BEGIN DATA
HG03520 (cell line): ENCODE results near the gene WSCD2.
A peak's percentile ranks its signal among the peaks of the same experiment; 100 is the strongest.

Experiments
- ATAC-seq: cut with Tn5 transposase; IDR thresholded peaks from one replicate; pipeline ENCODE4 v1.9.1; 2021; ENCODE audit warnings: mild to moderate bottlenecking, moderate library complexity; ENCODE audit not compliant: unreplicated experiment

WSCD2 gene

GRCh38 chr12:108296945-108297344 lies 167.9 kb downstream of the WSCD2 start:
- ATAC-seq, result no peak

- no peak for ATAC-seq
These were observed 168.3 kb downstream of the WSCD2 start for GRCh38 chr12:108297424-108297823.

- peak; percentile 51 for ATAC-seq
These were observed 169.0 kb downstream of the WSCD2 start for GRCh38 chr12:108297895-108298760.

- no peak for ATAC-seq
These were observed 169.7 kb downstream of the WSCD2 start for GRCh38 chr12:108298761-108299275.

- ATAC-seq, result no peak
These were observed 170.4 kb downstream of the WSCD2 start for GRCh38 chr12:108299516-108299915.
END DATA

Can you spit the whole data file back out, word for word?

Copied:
HG03520 (cell line): ENCODE results near the gene WSCD2.
A peak's percentile ranks its signal among the peaks of the same experiment; 100 is the strongest.

Experiments
- ATAC-seq: cut with Tn5 transposase; IDR thresholded peaks from one replicate; pipeline ENCODE4 v1.9.1; 2021; ENCODE audit warnings: mild to moderate bottlenecking, moderate library complexity; ENCODE audit not compliant: unreplicated experiment

WSCD2 gene

GRCh38 chr12:108296945-108297344 lies 167.9 kb downstream of the WSCD2 start:
- ATAC-seq, result no peak

- no peak for ATAC-seq
These were observed 168.3 kb downstream of the WSCD2 start for GRCh38 chr12:108297424-108297823.

- peak; percentile 51 for ATAC-seq
These were observed 169.0 kb downstream of the WSCD2 start for GRCh38 chr12:108297895-108298760.

- no peak for ATAC-seq
These were observed 169.7 kb downstream of the WSCD2 start for GRCh38 chr12:108298761-108299275.

- ATAC-seq, result no peak
These were observed 170.4 kb downstream of the WSCD2 start for GRCh38 chr12:108299516-108299915.